Welcome to M ND THE GAP, a lifestyle newsletter for those that are young, weird, and curious. Scattered thoughts, but often around technology, culture, and adolescent romances. If you’re with it, you can sign up here.
It’s been a busy week moving into the new apartment so thoughts may be more scattered this time around — a stream of consciousness rather than a piece of work.
As the young minds in tech, we are obsessed with finding the truth of the world. We hold as a default the Nietzschian notion that the truths currently known to man is not the Truth — the one set by the gods, metaphysical or scientific. That there is something closer to correctness, that there are nuances still unexamined.
I've been growing weary of that notion over the past month. It's been seeming to me recently that the current truths are functionality correct. The old adages we've been hearing since childhood keep proving to have substance and are immensely helpful when properly followed. Yet we push them away — a result of adolescent tendencies of counterculture furthered by tech's cultural root as the outcasts.
The ideas I've found the most powerful recently are so common that they are banal — they are the ones which fables are built around and passed down from our elders. They are the ones not backed by science and stats but rather by life and experience.
Sleep 8 hours a day.
Broken hearts heal over time.
You can do anything you believe in.
The simple things. We hear these phrases at an age where we reject all institutional wisdom. The key to a meaningful life is hidden in the throats of these little aphorisms.
The mistake is that they were delivered to us at an age where rejection is in our soul — counterculture holds supreme, the youth don't bend to authority and legacy. We create our own. We shields those ideas from our hearts — the meaning may reach us but the feelings do not. We do not sleep 8 hours a day, despite all scientific and anecdotal evidence espousing its benefits. We do not let our hearts heal, instead drowning out our pains in drink and lust. We never truly believe in ourselves, instead letting our doubts and fears dictate our path — settling for the beaten path and the road to redemption. I may have just triggered myself here.
These are the simple truths that many of my friends and I seem to consciously reject. We spent years fighting to find the Truth, some esoteric absolute notion of how the world works, only to realize that our discoveries are simply rehashes of the words we've been hearing since we were kids.
This is not to say the truth is not worth searching for. The known truths are simply functional, if not immaculate. The Truth is absolutely worth searching for. But when our research brings us back to beginning, closing the loop, perhaps sometimes we just have to defer to the aphorisms and accept them. Unlike VC, there is little to gain by being contrarian for its own sake in life.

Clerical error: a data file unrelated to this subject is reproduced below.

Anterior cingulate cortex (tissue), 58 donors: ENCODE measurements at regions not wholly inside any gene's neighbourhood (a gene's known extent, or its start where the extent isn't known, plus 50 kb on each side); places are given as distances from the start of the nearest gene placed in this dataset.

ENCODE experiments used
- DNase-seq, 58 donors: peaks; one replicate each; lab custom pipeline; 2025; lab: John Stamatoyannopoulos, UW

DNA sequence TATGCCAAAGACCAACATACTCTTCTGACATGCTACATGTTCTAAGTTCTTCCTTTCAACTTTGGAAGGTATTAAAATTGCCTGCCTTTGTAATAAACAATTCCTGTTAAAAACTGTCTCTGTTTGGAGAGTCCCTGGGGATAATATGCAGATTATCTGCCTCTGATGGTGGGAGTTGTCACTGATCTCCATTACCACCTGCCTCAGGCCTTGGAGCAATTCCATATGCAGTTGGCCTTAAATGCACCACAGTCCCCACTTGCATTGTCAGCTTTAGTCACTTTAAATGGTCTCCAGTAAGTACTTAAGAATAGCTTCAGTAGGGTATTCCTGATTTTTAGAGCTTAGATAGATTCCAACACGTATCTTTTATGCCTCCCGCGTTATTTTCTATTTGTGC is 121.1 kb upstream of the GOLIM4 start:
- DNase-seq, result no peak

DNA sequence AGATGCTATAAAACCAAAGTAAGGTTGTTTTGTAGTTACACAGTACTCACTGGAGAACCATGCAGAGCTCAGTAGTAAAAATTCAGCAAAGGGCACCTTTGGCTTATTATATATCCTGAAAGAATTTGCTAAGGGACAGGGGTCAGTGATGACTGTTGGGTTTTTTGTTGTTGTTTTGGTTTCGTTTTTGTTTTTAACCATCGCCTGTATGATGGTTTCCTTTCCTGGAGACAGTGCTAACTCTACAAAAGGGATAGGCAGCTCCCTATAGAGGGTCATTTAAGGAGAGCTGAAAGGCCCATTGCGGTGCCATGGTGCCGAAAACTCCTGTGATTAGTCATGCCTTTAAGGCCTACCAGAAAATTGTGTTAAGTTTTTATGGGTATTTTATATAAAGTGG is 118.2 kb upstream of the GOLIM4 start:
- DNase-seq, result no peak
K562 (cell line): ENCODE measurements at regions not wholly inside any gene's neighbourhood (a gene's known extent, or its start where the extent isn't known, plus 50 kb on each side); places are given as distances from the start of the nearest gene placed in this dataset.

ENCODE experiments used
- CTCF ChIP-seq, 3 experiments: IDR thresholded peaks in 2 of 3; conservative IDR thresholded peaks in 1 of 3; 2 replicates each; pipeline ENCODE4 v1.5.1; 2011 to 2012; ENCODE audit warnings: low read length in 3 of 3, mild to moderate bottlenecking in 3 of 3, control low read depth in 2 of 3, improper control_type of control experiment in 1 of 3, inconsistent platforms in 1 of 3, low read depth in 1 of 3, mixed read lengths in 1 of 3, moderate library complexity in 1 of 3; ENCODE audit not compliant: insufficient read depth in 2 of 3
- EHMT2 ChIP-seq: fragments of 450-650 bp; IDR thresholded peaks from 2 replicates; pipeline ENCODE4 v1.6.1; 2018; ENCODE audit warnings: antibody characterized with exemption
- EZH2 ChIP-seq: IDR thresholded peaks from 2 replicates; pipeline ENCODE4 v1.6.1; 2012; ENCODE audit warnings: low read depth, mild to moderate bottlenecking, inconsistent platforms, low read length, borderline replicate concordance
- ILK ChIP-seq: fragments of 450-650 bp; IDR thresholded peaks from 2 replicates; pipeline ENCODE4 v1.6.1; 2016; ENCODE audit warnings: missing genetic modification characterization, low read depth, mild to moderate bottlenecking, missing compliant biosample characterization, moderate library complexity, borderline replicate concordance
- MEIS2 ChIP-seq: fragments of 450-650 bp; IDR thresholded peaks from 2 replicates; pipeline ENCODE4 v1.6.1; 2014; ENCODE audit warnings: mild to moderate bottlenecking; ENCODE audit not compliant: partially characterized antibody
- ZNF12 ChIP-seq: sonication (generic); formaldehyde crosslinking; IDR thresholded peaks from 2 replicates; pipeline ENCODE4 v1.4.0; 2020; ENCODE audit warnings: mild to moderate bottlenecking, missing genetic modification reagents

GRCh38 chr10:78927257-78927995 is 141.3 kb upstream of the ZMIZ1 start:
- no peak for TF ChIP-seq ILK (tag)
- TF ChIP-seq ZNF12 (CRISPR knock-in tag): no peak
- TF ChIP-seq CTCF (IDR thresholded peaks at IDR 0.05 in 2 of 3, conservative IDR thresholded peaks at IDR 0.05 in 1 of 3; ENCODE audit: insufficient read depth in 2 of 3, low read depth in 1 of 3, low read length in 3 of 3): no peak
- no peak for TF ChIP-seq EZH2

Tangentially, I know many, including myself, seek the Truth for the competitive edge it gives. By engaging with esoteric practices, we believe that we can obtain a competitive edge over our peers who do not. It may.
But it may be of far more worth simply performing the old adages well. Actually getting more sleep, drinking enough water, spending significant time away from the phone screen. They seem boring, almost banal, but they work. The secret here is that most people, even those who espouse this beliefs, don't engage in with them in practice. Chefs ready to dish out the advice anyone who will listen but do not eat their own (dog)food. By simply being one who integrates the ancient adages into their daily life, the competitive advantage is already found.
The Weekly Nibble
Feeling the information overload? Yea me too. This is the best read I found this past week. Take a peep and LMK.
According to her, one reason for the adherence to realism is pragmatic: children simply have ever-increasing opportunities and resources for knowledge-gathering and study, for ‘empirical abstraction’. But, she argues, ‘to be creative, they also need opportunities to engage in the mental process of building knowledge through mental actions’. In her view, the exclusionary focus on ‘problem-solving’ in education is a mistake: education needs to address the more imaginative task of ‘problem-finding’ as well.
Shoutout to my friend Tina He for introducing me to this site. This is yet another essay that questions the notion of traditional school systems as a way to enable (disable!) creativity. Flaw finding in the modern education system is easy — how do we work to improve it for our kids though? The current system caps the ceiling for what our kids can become but also raises their floor, the result of the industrial era of American history. We’re now living in a post-industrial age yet our education system has yet to catch up.